Its publication by an important academic press touched off a new round of hysteria. A lurid article screaming “Professors of HATE” (in five-inch letters!) appeared in Rolling Stone magazine (October 20, 1994). Taking up the entire next page was a photograph of my face, hideously darkened, twisted into a ghoulish image, and superimposed on a Gothic university tower. In another long propaganda piece entitled “The Mentality Bunker” which appeared in Gentleman’s Quarterly (November 1994), I was misrepresented as an outmoded eugenicist and pseudoscientific racist. A photograph of me was published in brown tint reminiscent of vintage photos from the Hitler era.
Incredibly, Canada Customs seized and witheld copies of one shipment of the book for nine months while they tried to decide whether to condemn the book as “hate literature” and ban it from entering Canada. The fact that an academic book was even the subject of an investigation stunned my publisher: “I’ve never heard of such a thing,” said Mary Curtis, Chairman of the Board of Transaction. “This is not supposed to happen in Canada. The last time the company had trouble shipping scholarly works was in the mid-1980’s, when some books shipped to the Moscow Fair didn’t make it.”
Michel Cléroux, a spokesman for Canada Customs, said Customs were just following orders by investigating possible hate propaganda. A departmental policy prohibiting hate propaganda includes this definition: “Goods alleging that an identifiable group is racially inferior and/or weakens other segments of society to the detriment of society as a whole.” After an “investigation” lasting nine months, Canada Customs relented.
Harassment continued at another meeting of the American Association for the Advancement of Science. The AAAS routinely allows the militantly disruptive International Committee Against Racism (INCAR) and Progressive Labor Party (PLP) to have official “Exhibitor” status, along with a booth, at its annual meeting. At the February 1996 meeting in Baltimore, INCAR and PLP festooned their booth with posters of Karl Marx and signs taking credit for interfering with the University of Maryland conference on “Genes and Crime” in September 1995.
At the AAAS meeting, INCAR targeted my poster presenting a review of the literature on brain size and cognitive ability. When INCAR encountered me the day before the poster presentation, they yelled so many death threats that the AAAS called the Baltimore police, who dispatched an armed officer to stand by the presentation. Despite the guard, INCAR continued to utter threats. One demonstrator took photographs of me saying they were for a “Wanted: Dead or Alive” poster. “You won’t be living much longer,” he said. Incredibly, instead of cancelling the Exhibitor Status of organizations that threaten violence, the program director of the AAAS’s annual meeting said, in an interview published in The Scientist (March 4, 1996), that AAAS would tighten up the screening process to make it more difficult for presentations like mine to get on the program!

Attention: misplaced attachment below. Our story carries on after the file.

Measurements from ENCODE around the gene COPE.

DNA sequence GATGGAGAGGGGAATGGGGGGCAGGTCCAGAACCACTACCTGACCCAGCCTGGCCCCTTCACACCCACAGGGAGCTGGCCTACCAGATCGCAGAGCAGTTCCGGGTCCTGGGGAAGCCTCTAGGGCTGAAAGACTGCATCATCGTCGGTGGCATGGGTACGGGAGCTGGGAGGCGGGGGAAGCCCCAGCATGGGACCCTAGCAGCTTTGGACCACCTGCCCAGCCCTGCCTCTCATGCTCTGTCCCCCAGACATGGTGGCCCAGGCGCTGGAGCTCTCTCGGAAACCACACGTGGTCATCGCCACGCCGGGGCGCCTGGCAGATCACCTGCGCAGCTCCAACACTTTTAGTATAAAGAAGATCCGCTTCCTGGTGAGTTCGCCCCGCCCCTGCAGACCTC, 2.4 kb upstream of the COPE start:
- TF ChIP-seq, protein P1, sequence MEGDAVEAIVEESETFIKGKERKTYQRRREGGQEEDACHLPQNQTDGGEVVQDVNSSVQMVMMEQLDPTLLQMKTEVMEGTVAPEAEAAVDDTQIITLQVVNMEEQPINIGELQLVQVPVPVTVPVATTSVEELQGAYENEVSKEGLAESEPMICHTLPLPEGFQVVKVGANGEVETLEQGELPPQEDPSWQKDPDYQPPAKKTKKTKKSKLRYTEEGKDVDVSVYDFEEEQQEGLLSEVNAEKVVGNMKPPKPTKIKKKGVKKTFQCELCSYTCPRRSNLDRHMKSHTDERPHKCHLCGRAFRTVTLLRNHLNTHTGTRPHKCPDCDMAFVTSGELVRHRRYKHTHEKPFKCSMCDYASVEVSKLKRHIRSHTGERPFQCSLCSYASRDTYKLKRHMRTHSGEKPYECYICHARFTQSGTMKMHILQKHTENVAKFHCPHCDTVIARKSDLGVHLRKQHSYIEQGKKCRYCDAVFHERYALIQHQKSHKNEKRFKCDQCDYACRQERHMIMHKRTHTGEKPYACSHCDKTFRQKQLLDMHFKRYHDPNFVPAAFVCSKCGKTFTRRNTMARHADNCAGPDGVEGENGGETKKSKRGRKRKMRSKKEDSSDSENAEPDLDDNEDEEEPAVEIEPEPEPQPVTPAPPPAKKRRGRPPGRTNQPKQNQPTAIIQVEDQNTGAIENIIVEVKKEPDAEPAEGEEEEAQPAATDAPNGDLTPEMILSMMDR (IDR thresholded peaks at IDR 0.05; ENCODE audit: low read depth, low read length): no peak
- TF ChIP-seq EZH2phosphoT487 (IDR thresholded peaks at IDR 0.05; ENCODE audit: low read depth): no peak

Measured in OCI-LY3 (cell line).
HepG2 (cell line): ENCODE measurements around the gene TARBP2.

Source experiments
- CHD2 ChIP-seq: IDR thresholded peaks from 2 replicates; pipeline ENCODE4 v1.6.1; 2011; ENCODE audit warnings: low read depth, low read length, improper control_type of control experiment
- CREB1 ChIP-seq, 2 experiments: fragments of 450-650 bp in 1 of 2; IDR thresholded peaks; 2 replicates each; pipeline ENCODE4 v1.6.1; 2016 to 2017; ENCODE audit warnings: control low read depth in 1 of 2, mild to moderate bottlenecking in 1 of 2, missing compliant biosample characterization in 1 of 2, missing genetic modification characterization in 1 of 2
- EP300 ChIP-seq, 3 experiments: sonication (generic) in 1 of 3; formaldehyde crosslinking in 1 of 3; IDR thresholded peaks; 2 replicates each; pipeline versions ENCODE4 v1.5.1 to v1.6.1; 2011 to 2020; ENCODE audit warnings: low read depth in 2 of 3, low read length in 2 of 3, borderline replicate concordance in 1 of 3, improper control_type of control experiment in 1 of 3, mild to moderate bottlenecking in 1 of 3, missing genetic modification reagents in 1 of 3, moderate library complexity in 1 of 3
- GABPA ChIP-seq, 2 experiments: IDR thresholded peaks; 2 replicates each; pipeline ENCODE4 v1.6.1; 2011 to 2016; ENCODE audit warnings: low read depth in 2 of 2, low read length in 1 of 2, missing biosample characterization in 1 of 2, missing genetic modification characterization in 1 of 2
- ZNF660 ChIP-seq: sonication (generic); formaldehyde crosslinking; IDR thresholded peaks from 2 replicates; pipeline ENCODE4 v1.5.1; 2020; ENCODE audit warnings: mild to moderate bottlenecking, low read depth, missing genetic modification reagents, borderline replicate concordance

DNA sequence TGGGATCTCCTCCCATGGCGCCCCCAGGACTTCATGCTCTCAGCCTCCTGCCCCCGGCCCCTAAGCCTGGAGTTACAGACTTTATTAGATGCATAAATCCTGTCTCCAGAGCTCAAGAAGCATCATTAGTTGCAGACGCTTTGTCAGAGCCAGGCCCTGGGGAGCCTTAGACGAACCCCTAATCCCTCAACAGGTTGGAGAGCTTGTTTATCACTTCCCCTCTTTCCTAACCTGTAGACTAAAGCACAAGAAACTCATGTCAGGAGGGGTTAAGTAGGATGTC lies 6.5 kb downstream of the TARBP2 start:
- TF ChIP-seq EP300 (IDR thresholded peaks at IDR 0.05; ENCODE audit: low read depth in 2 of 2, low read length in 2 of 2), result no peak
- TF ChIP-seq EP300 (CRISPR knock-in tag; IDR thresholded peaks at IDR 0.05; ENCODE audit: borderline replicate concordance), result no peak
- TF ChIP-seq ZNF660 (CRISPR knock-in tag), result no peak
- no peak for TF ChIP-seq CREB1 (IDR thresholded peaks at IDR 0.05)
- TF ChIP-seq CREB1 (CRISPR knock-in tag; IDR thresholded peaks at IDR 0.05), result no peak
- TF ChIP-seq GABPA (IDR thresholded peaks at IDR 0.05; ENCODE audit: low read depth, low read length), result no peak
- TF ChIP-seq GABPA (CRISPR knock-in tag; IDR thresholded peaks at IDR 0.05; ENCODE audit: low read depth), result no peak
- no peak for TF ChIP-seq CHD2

As Charles Murray has observed in the aftermath to The Bell Curve, social science is corrupt on the topic of race. Yet, the genetic hypothesis for the pervasiveness of the three-way racial pattern across so many traits, and which calls into question simple explanations based only on social factors like discrimination and poverty, needs to be discussed.
In his commencement address to the graduating class of 1997 at the University of California (San Diego), U.S. President Bill Clinton called for a new dialogue on race and for “deepening our understanding of human nature and human differences.” But apparently there are some aspects of human nature and human differences he’d rather leave unexplored.
I’ve learned a great deal since that day in 1989 when I stood before that meeting of scientists and presented a summary of my research, thereby making myself the target of harassment by the politically correct and the object of intimidation by the government of Canada. Despite the viscious campaign against investigation of the possible genetic basis of group differences, my interest never wavered. Work on other topics seemed shallow by comparison. Spurred by attacks and aided by colleagues, I have sought out more definitive tests of the genetic hypothesis and continue to publish my research.
I’ve also learned how important freedom of inquiry is to science, which must always remain to pursue truth without regard for where that pursuit leads. I’ve learned to treasure such remnants of freedom of speech as I enjoy as a citizen of Canada, and remain more committed than ever to the search for truth. As Benjamin Franklin observed more than two centuries ago, “Without freedom of thought, there can be no such thing as wisdom, and no such thing as public liberty, without freedom of speech.”